Federal, state, and municipal end or decline to renew contracts with corporate actors that are responsible for training and operation of police departments and jails.
- National Police Accountability Project White Paper: Ending Privatization of Jails and Policing
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Frequently Asked Questions
1. How can we address privatization with an entity that is already engaged in a long-term contract?
Activists do not need to wait until a contract is up for review to take steps to keep problematic corporations out of their community. Cities and counties can enact ordinances that set their own minimum standards for jail operations, medical services, and provide policing practices. For instance, an elected body could pass an ordinance that prescribes minimum training and certification standards for any employee that works in the jail and require contractors to only employ workers that meet those standards. A more direct way to regulate contracts with private corporations would be to prohibit the city from entering into service agreements with companies that have a history of engaging in certain practices or records of past misconduct. Finally, elected officials can outright ban contracting certain services.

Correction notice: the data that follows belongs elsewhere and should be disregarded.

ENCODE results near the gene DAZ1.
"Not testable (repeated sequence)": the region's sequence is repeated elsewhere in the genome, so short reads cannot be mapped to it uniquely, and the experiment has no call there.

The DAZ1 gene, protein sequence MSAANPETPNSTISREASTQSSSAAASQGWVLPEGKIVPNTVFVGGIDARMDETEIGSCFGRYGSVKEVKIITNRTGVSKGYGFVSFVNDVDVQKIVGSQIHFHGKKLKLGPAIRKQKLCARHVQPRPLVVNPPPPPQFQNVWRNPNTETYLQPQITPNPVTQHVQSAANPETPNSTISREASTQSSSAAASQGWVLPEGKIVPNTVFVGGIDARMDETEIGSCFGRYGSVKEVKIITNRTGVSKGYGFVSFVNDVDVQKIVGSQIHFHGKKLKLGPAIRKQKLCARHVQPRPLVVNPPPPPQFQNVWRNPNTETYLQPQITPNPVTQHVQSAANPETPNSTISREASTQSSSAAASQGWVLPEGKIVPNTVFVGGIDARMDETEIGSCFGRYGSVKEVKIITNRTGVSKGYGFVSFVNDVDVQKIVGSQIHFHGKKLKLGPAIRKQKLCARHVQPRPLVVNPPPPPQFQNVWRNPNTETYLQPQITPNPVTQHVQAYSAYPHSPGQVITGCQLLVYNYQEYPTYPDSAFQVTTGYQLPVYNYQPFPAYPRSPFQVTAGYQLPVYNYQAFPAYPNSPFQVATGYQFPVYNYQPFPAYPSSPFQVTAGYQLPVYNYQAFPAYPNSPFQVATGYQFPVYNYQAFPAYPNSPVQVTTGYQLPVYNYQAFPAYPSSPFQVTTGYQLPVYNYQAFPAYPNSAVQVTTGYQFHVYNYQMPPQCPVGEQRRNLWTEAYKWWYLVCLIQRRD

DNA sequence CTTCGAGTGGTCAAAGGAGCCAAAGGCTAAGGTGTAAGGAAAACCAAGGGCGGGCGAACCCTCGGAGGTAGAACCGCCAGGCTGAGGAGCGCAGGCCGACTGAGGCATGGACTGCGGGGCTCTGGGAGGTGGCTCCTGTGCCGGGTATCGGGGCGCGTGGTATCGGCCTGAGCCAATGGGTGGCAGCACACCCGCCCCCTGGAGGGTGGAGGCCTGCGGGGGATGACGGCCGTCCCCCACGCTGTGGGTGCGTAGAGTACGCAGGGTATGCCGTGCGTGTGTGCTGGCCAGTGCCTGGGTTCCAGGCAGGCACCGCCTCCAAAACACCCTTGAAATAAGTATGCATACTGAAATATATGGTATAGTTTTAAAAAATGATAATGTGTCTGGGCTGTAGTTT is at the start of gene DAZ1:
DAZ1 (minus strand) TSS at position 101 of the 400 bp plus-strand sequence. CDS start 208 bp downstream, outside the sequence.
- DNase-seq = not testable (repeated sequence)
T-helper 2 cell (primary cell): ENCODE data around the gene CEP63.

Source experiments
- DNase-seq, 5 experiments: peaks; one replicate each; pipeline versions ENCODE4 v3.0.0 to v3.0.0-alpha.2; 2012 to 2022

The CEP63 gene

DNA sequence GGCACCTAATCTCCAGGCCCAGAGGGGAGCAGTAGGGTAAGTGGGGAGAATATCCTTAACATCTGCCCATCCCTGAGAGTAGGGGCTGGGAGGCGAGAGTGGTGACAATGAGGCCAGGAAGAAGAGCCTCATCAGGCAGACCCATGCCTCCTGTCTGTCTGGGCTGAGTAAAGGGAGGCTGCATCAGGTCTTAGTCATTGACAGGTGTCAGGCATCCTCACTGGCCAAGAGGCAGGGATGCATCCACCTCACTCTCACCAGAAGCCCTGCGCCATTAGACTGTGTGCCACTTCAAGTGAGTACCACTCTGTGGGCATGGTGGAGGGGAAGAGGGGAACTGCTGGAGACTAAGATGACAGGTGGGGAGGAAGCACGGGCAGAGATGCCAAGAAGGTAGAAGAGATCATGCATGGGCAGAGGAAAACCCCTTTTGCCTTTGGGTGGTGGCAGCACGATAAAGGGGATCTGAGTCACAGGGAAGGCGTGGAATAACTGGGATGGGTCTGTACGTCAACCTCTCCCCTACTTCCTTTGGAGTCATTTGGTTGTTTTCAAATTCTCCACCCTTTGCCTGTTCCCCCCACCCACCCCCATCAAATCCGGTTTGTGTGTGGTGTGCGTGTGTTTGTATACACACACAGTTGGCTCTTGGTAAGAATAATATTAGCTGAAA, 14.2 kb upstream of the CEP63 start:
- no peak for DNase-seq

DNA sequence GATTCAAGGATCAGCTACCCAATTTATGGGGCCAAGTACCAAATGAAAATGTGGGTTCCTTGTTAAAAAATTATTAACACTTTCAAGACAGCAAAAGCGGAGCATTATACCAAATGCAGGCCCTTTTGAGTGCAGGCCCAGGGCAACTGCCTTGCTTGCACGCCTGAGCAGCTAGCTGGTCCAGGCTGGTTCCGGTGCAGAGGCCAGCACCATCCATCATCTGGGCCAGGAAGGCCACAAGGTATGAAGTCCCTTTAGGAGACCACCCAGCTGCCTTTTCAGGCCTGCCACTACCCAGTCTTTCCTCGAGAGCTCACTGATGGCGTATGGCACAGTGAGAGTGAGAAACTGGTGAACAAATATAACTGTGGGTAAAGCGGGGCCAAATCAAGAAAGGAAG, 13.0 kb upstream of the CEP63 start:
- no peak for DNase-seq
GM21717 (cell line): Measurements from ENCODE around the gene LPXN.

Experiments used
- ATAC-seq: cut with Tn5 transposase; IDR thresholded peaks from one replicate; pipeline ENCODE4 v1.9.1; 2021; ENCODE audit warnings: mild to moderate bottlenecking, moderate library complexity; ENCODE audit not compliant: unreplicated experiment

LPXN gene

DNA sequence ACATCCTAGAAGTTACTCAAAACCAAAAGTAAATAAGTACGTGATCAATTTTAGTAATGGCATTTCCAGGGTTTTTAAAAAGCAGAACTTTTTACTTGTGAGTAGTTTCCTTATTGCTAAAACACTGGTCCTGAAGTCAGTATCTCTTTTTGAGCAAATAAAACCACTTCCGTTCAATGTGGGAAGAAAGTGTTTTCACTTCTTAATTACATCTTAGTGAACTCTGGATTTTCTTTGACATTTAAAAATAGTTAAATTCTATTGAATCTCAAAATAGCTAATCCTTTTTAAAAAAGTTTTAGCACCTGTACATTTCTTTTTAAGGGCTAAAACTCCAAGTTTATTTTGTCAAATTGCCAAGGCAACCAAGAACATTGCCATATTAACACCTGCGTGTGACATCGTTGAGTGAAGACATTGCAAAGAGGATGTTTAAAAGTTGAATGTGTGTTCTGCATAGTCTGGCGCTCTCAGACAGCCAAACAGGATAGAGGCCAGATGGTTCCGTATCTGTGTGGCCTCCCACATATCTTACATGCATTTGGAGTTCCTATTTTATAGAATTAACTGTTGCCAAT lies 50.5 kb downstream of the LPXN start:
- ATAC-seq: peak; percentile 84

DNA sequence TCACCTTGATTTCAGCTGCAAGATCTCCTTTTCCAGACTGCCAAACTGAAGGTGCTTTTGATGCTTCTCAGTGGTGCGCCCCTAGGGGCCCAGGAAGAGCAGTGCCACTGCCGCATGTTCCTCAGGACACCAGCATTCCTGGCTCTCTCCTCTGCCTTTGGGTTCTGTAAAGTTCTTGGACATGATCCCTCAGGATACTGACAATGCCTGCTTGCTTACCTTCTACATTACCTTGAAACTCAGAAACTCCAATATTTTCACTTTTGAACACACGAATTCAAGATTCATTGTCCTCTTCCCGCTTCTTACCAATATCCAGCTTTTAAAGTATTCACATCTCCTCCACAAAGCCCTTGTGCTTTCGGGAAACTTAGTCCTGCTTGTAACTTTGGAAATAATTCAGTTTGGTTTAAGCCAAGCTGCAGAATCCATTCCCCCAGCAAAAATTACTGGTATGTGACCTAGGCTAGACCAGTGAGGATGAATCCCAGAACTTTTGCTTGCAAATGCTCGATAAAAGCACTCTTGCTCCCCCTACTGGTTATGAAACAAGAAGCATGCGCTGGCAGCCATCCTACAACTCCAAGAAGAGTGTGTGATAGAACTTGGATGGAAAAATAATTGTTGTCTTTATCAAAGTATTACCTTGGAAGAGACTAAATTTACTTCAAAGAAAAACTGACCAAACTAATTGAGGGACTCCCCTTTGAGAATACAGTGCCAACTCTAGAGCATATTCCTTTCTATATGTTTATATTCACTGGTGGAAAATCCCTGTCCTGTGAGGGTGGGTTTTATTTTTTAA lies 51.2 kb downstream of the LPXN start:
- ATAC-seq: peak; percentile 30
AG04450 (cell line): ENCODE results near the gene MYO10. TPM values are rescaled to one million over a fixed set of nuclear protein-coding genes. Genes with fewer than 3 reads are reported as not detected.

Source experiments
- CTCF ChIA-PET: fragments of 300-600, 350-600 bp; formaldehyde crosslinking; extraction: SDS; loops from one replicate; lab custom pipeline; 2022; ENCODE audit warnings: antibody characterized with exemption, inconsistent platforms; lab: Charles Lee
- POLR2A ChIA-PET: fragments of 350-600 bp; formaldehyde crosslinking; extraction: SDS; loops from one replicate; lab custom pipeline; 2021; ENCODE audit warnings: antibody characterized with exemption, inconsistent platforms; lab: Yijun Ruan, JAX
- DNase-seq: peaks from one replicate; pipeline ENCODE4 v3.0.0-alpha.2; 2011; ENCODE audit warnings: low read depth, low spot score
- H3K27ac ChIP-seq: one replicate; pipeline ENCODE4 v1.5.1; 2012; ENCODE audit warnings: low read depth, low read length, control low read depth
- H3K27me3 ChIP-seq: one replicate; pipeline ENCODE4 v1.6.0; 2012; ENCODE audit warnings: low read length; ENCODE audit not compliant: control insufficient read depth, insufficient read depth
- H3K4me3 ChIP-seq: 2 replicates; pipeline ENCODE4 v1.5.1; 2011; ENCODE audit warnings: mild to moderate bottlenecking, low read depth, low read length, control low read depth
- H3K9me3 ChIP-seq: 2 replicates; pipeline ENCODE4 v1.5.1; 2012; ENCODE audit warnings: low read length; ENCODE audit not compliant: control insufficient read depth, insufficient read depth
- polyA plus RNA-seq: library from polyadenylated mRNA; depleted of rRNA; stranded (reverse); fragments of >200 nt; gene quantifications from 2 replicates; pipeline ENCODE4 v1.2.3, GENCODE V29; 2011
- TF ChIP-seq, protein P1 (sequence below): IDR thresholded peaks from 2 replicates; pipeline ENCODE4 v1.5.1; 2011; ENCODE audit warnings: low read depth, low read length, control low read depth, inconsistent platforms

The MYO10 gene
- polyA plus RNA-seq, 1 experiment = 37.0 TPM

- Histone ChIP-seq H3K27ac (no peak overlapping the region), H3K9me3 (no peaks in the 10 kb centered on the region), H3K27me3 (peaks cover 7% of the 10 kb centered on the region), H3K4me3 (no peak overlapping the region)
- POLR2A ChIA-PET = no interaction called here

2. How can already overextended government officials and budgets take on the additional burden of work currently being performed by outside corporate entities?
Some government officials concerned about costs discover that they can directly provide services at nominally more expensive rates than their corporate contractor. Contracts also entail additional costs, including financial costs like lawsuits and damage to public confidence.
Government officials can also explore nonprofit options such as community health providers who can and do provide treatment for pretrial detainees. There are also nonprofit resources for policing policies.
Governments can also end reliance on private contracts by reducing their jail populations and policing activities. Cities across the country have taken steps to safely reduce their jail populations. Similarly, many cities are shrinking the roles that police play in public safety, reducing the demand for policy and training in the areas where they are shifting services.